Each day in the United States, more than 1,300 people die because of cigarette smoking, and more than 300 kids under age 18 become daily smokers.1 In an effort to bring the number of smokers in the U.S. down to zero, on November 17, 2016, people across the country will join the Great American Smokeout: a movement spearheaded by the American Cancer Society, in which people across the country pledge to make a plan to quit smoking. But for many, quitting feels like an impossible task, and unfortunately, this may be by design.
How Cigarettes are Made
We recently launched a new infographic, "How a Cigarette is Engineered," highlighting some of the reasons quitting smoking can be difficult. It's not only because cigarettes contain the addictive chemical nicotine—which keeps people smoking even when they don't want to be2—but also because the design and content of cigarettes continue to make them addictive and attractive to consumers.
What exactly are you smoking when you smoke a cigarette? You inhale everything that is burned—the tobacco filler, the paper–even the chemicals that form when the cigarette is lit. While that may be an unappealing thought, the mix of more than 7,000 chemicals2 that smokers inhale in the smoking process is downright deadly.
Let's begin with the filter. Typically made from bundles of thin fibers, the filter is located at the holding end of the cigarette and is meant to minimize the amount of smoke inhaled. The design of modern cigarette filters only prevents a nominal portion of smoke from being inhaled.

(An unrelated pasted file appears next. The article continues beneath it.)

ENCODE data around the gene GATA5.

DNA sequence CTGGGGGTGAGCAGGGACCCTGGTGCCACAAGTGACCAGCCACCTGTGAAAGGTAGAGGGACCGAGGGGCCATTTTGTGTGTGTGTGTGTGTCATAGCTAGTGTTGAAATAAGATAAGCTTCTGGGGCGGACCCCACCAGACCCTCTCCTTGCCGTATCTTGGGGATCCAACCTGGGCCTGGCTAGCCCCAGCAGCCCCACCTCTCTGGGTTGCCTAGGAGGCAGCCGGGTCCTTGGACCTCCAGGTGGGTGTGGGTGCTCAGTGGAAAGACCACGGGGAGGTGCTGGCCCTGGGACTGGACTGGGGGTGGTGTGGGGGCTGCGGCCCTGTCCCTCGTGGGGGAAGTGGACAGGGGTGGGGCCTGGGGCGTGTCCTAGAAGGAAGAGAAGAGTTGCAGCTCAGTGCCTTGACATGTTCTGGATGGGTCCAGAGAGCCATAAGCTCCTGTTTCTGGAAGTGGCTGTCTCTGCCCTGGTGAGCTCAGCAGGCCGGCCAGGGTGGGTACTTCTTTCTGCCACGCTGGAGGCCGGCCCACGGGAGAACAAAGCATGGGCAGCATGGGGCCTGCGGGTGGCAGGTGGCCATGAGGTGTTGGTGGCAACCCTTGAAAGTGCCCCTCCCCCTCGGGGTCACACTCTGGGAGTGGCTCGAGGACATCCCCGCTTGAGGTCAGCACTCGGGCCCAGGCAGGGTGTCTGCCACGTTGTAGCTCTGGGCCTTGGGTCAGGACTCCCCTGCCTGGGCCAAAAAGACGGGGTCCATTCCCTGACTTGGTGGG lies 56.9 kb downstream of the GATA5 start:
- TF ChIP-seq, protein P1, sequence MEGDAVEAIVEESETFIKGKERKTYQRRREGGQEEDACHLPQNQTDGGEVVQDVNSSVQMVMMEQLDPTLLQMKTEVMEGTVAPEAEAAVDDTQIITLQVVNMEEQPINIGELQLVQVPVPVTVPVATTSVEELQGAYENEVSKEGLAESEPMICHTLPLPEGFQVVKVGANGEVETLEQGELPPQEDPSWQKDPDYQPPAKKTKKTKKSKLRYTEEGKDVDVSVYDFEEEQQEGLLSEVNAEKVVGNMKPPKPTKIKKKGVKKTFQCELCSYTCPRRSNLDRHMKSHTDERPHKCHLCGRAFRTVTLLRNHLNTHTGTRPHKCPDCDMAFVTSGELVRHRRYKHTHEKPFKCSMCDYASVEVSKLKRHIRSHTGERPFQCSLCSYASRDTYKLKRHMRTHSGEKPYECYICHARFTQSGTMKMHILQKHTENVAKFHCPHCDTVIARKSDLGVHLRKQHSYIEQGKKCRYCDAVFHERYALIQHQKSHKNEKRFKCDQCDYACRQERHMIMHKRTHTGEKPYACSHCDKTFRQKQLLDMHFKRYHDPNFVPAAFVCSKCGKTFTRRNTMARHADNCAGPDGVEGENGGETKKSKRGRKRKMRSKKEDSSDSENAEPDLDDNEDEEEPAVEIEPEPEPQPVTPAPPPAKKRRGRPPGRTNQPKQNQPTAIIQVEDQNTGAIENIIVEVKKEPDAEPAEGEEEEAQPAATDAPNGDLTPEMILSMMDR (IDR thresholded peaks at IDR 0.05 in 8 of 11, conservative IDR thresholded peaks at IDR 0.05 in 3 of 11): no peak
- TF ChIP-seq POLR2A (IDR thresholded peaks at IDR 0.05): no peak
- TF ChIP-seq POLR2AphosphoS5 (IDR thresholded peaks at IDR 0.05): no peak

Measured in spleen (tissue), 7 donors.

Wrapped around the filter is the tipping paper, which contains small ventilation (vent) holes. The purpose of vent holes is to allow fresh air in to mix with smoke, diluting the toxic mix of chemicals inhaled. Unfortunately, vent holes are usually located where you would hold the cigarette, and often get blocked by your fingers or lips, making them largely ineffective. They may also lead you to inhale more deeply, pulling dangerous chemicals farther into your lungs.3
Cigarette Paper and Tobacco Filler
Below the filter and the tipping paper is the cigarette paper, which contains added chemicals to control how quickly the cigarette burns.
Within the cigarette paper is the tobacco filler itself, which is comprised of chopped tobacco leaves, stems, reprocessed pieces, and scraps. Dangerous chemicals can form in and be deposited on tobacco during processing. What's more is that when the tobacco filler is burned, other hazardous chemicals are created and breathed into your lungs.
Not only are chemicals created in the processing and the burning of tobacco filler, but manufacturers may also add hundreds of ingredients to a cigarette to make smoking more appealing and mask the harsh flavor and sensation of smoke. Flavor additives like menthol and sugar may be added to cigarettes to change the taste of smoke and make it easier to inhale. These and other additives may make cigarette smoke more palatable, but no less harmful. Cigarettes that are less harsh and easier to inhale may appeal to new smokers, especially adolescents, because they are easier to smoke.4